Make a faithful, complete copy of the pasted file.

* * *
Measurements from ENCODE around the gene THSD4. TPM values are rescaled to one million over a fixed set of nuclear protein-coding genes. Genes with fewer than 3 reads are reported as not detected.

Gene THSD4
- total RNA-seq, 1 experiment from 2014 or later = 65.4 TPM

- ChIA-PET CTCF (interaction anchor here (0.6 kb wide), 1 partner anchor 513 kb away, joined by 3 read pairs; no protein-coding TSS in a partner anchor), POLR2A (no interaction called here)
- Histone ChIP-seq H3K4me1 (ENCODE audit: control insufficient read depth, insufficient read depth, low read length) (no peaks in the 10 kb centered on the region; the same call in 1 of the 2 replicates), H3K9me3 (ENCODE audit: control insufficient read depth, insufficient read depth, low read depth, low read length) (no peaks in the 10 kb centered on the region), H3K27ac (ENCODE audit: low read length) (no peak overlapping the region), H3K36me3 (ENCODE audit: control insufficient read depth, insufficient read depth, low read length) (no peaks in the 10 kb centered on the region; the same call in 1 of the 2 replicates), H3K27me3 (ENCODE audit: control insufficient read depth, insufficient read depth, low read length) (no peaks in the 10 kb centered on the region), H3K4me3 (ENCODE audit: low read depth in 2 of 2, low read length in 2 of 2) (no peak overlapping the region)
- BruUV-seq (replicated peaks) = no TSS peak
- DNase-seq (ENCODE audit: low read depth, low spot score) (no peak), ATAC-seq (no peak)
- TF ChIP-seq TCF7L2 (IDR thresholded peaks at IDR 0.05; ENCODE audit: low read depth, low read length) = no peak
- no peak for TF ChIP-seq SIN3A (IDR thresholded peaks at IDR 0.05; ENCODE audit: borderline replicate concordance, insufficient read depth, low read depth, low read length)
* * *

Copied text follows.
Measurements from ENCODE around the gene THSD4. TPM values are rescaled to one million over a fixed set of nuclear protein-coding genes. Genes with fewer than 3 reads are reported as not detected.

Gene THSD4
- total RNA-seq, 1 experiment from 2014 or later = 65.4 TPM

- ChIA-PET CTCF (interaction anchor here (0.6 kb wide), 1 partner anchor 513 kb away, joined by 3 read pairs; no protein-coding TSS in a partner anchor), POLR2A (no interaction called here)
- Histone ChIP-seq H3K4me1 (ENCODE audit: control insufficient read depth, insufficient read depth, low read length) (no peaks in the 10 kb centered on the region; the same call in 1 of the 2 replicates), H3K9me3 (ENCODE audit: control insufficient read depth, insufficient read depth, low read depth, low read length) (no peaks in the 10 kb centered on the region), H3K27ac (ENCODE audit: low read length) (no peak overlapping the region), H3K36me3 (ENCODE audit: control insufficient read depth, insufficient read depth, low read length) (no peaks in the 10 kb centered on the region; the same call in 1 of the 2 replicates), H3K27me3 (ENCODE audit: control insufficient read depth, insufficient read depth, low read length) (no peaks in the 10 kb centered on the region), H3K4me3 (ENCODE audit: low read depth in 2 of 2, low read length in 2 of 2) (no peak overlapping the region)
- BruUV-seq (replicated peaks) = no TSS peak
- DNase-seq (ENCODE audit: low read depth, low spot score) (no peak), ATAC-seq (no peak)
- TF ChIP-seq TCF7L2 (IDR thresholded peaks at IDR 0.05; ENCODE audit: low read depth, low read length) = no peak
- no peak for TF ChIP-seq SIN3A (IDR thresholded peaks at IDR 0.05; ENCODE audit: borderline replicate concordance, insufficient read depth, low read depth, low read length)